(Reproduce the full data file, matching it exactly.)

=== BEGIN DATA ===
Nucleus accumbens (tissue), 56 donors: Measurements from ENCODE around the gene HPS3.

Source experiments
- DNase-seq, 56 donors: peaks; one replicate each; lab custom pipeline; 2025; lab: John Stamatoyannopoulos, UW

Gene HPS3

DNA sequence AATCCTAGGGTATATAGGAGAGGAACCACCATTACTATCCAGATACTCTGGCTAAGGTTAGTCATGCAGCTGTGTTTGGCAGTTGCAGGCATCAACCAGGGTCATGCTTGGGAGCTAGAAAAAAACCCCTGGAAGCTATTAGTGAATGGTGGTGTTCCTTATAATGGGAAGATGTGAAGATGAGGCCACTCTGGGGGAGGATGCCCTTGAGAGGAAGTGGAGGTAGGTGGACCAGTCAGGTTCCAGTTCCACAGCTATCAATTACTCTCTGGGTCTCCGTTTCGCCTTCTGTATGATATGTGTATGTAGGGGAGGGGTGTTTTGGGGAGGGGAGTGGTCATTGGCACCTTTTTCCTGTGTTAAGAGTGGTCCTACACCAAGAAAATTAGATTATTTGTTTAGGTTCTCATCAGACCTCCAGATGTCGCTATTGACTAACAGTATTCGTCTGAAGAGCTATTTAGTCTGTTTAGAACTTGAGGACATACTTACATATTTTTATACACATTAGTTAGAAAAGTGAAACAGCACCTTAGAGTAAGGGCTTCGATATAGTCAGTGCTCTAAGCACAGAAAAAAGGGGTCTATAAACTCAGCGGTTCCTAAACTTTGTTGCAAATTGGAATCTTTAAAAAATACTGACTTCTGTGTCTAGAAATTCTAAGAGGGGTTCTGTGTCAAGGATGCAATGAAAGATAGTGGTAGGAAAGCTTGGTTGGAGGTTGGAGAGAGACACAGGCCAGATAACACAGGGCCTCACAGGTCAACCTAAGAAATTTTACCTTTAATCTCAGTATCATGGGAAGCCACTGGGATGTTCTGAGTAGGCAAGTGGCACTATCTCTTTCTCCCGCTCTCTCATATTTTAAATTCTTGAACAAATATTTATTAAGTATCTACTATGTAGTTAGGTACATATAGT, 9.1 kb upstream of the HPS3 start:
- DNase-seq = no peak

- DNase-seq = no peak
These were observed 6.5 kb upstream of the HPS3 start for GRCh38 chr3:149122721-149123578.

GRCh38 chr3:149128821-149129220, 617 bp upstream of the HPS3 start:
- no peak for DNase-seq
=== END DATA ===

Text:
Nucleus accumbens (tissue), 56 donors: Measurements from ENCODE around the gene HPS3.

Source experiments
- DNase-seq, 56 donors: peaks; one replicate each; lab custom pipeline; 2025; lab: John Stamatoyannopoulos, UW

Gene HPS3

DNA sequence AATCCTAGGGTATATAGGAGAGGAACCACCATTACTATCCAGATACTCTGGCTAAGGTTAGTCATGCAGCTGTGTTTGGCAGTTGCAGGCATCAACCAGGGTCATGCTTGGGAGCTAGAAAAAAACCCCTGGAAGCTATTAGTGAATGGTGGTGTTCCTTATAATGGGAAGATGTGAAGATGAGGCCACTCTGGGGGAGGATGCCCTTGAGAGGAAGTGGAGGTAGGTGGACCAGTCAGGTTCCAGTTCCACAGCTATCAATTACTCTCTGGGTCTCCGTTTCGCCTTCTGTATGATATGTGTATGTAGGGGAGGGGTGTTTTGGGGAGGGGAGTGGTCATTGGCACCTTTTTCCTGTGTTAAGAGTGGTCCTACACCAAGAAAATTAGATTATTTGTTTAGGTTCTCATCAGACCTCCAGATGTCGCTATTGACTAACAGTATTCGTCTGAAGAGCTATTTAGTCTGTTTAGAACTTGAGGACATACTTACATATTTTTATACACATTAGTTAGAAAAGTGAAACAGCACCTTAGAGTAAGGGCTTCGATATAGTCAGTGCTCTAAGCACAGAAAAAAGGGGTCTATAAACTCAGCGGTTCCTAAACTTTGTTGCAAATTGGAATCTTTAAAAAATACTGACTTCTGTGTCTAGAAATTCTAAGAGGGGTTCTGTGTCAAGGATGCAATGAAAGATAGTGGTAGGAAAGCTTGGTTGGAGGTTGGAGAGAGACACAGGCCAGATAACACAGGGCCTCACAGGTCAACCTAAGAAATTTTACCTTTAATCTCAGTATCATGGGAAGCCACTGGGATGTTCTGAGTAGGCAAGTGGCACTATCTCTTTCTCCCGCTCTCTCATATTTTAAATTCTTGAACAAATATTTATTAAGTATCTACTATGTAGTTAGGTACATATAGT, 9.1 kb upstream of the HPS3 start:
- DNase-seq = no peak

- DNase-seq = no peak
These were observed 6.5 kb upstream of the HPS3 start for GRCh38 chr3:149122721-149123578.

GRCh38 chr3:149128821-149129220, 617 bp upstream of the HPS3 start:
- no peak for DNase-seq